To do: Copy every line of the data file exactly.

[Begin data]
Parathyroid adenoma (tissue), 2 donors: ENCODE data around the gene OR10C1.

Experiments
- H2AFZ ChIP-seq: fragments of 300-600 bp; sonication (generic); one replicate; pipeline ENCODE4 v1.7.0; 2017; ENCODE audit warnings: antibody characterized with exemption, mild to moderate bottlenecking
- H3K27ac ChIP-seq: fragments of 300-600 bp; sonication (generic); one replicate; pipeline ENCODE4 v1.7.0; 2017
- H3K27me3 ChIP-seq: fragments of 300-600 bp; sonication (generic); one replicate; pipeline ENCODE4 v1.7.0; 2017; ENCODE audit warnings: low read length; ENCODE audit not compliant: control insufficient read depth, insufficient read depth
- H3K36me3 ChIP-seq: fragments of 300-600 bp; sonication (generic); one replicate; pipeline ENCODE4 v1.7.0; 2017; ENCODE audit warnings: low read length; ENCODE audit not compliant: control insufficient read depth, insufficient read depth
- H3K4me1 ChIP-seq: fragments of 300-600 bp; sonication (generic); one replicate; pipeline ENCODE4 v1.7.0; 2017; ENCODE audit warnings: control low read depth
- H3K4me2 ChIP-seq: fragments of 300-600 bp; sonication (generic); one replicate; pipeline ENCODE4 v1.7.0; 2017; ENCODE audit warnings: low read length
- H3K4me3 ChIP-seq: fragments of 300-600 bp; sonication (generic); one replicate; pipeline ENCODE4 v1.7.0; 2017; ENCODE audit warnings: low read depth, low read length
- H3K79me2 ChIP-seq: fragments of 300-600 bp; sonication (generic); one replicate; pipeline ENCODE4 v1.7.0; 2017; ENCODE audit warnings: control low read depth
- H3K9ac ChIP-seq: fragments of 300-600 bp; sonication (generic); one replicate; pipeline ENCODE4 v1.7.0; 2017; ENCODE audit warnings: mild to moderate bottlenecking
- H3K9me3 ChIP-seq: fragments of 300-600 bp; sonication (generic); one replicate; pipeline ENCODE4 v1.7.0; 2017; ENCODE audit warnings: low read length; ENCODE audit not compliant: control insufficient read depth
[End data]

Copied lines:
Parathyroid adenoma (tissue), 2 donors: ENCODE data around the gene OR10C1.

Experiments
- H2AFZ ChIP-seq: fragments of 300-600 bp; sonication (generic); one replicate; pipeline ENCODE4 v1.7.0; 2017; ENCODE audit warnings: antibody characterized with exemption, mild to moderate bottlenecking
- H3K27ac ChIP-seq: fragments of 300-600 bp; sonication (generic); one replicate; pipeline ENCODE4 v1.7.0; 2017
- H3K27me3 ChIP-seq: fragments of 300-600 bp; sonication (generic); one replicate; pipeline ENCODE4 v1.7.0; 2017; ENCODE audit warnings: low read length; ENCODE audit not compliant: control insufficient read depth, insufficient read depth
- H3K36me3 ChIP-seq: fragments of 300-600 bp; sonication (generic); one replicate; pipeline ENCODE4 v1.7.0; 2017; ENCODE audit warnings: low read length; ENCODE audit not compliant: control insufficient read depth, insufficient read depth
- H3K4me1 ChIP-seq: fragments of 300-600 bp; sonication (generic); one replicate; pipeline ENCODE4 v1.7.0; 2017; ENCODE audit warnings: control low read depth
- H3K4me2 ChIP-seq: fragments of 300-600 bp; sonication (generic); one replicate; pipeline ENCODE4 v1.7.0; 2017; ENCODE audit warnings: low read length
- H3K4me3 ChIP-seq: fragments of 300-600 bp; sonication (generic); one replicate; pipeline ENCODE4 v1.7.0; 2017; ENCODE audit warnings: low read depth, low read length
- H3K79me2 ChIP-seq: fragments of 300-600 bp; sonication (generic); one replicate; pipeline ENCODE4 v1.7.0; 2017; ENCODE audit warnings: control low read depth
- H3K9ac ChIP-seq: fragments of 300-600 bp; sonication (generic); one replicate; pipeline ENCODE4 v1.7.0; 2017; ENCODE audit warnings: mild to moderate bottlenecking
- H3K9me3 ChIP-seq: fragments of 300-600 bp; sonication (generic); one replicate; pipeline ENCODE4 v1.7.0; 2017; ENCODE audit warnings: low read length; ENCODE audit not compliant: control insufficient read depth